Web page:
Autism spectrum disorder (ASD) is a complex neurodevelopmental condition characterized by a range of challenges with communication, social interaction, and behavior. It affects millions of children worldwide, with the level of severity varying greatly. Eating habits and dietary patterns in children with autism can also exhibit unique features and preferences.
While autism is primarily associated with these core symptoms, it affects other aspects of a child’s life, including their dietary patterns. The eating habits and dietary patterns of children with autism can lead to extra demands for parents and caregivers.
This article will delve into the eating habits and dietary patterns in children with autism, the typical and unusual eating behaviors commonly seen in autistic children, and ways to manage these needs while meeting their nutritional requirements.
What are the Eating Habits Of an Autistic Child?
Understanding the eating habits of a child with autism is like uncoding a specially made code. Autism manifests differently in each child, hence their eating habits is equally different.
For many autistic children, routines can be very helpful as they thrive on predictability, and mealtime is no exception. These children might insist on eating the same foods every day, following a rigid routine that gives them with a sense of security. It’s not uncommon for them to have specific plates, utensils, or even seats they prefer during meals.
Texture is another thing they are generally sensitive to when it comes to food. Some children may have heightened sensory sensitivities, making them to be very particular about the textures of foods. For instance, they might only eat foods with certain textures while avoiding anything they find too mushy or crunchy.
Another thing worthy of note when trying to understand their eating habits is sensory overload. Autistic children are highly sensitive to different kinds of sensory stimuli, such as bright lights, loud noises, or even smells. These sensitivities can also be displayed during mealtimes. When they can’t focus on their meals, their eating patterns can become unstable.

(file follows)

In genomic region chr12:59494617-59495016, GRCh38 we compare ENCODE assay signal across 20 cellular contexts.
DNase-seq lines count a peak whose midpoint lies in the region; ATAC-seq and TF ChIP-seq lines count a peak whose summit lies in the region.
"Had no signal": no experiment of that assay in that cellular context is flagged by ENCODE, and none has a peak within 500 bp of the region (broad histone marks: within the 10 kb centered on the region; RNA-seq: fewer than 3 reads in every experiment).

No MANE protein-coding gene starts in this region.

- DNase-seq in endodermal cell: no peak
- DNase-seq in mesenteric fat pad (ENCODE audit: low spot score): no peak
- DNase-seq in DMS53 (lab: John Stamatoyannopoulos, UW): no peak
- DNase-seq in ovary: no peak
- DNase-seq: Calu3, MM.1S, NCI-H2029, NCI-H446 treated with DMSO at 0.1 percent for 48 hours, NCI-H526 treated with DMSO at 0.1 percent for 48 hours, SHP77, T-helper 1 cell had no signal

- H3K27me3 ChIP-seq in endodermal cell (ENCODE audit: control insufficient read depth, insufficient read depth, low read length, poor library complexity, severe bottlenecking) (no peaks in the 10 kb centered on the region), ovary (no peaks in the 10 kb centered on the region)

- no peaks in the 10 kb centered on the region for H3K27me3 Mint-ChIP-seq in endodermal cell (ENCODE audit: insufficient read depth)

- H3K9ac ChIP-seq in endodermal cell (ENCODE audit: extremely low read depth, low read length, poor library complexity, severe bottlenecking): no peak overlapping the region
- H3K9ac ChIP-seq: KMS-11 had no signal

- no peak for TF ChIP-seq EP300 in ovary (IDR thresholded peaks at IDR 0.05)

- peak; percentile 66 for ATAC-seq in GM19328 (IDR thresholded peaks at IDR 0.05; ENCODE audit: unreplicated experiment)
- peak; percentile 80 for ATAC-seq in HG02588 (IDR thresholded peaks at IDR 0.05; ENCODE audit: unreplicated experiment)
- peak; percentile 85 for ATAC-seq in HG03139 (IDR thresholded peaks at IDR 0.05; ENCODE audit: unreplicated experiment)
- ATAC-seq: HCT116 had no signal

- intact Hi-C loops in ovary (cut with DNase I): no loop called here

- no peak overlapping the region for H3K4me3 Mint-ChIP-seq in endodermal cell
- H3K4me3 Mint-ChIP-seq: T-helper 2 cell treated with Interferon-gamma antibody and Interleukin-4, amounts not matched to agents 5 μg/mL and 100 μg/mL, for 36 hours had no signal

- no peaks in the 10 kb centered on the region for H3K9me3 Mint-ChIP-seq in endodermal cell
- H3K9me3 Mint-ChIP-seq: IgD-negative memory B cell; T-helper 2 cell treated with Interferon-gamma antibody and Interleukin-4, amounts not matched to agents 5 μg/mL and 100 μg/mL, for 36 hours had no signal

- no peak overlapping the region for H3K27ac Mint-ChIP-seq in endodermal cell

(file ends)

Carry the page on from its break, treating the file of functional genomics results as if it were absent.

And the communication difficulties tend to complicate this problems. Non-verbal or minimally verbal autistic children might struggle to express their likes, dislikes, or discomfort with specific foods. Where parents are not sure what foods they find comforting, mealtimes can be stressful leading to frustration for both the child and their caregivers.
Read Also: Iron Rich Foods for Babies, Kids & Toddlers
What are Unusual Eating Habits In Children With Autism?
The label of “unusual” eating habits – habits in children with autism can vary greatly as most of them are “picky eaters“. While many kids might go through picky eating phases, autistic children take this habit to a whole new level.
They might stick to an extremely limited range of foods, sometimes known as “food jags,” where they eat the same meal over and over and this can last months or years.
Sensory sensitivities also come into play. For some autistic children, certain textures, tastes, or even the temperature of foods can be disturbing. As a result, they may avoid generally liked foods. Crunchy foods might be intolerable for some, while others might be unable to tolerate the textures of certain fruits or vegetables.
Food rituals and routines tend to be common too. These children may insist on a particular sequence of events during or before meals, such as arranging food in a specific order on their plate or eating one item at a time. Any deviation from these rituals can cause them discomfort.
At times, the connection between food and emotions can be quiet strong. Some autistic children may use food as a way to self-regulate or cope with emotional challenges. This can lead to overeating or a complete refusal to eat.
Do Autistic Children Have Food Preferences?
Almost all autistic children have food preferences and this is often due to their various sensitivities.
1. Sensory Sensitivities
The most common sensitivity that leads to food preferences in children with autism is the sensory sensitivity. It can make them less interested in certain textures, tastes or smells and accepting of softer textures or quieter smells.
2. Routine and Predictability
Routines give them comfort. If they learn to associate comforting routines with certain foods, it’s only expected that they would like those foods over others.
3. Limited Food Options
Many autistic children exhibit a limited repertoire of preferred foods, sometimes referred to as “food jags.” This limited food repertoire can be a cause of concern for caregivers, as it may lead to nutritional gaps in the child’s diet. To help increase their list of food jags, you can try to create calming routines before new meals.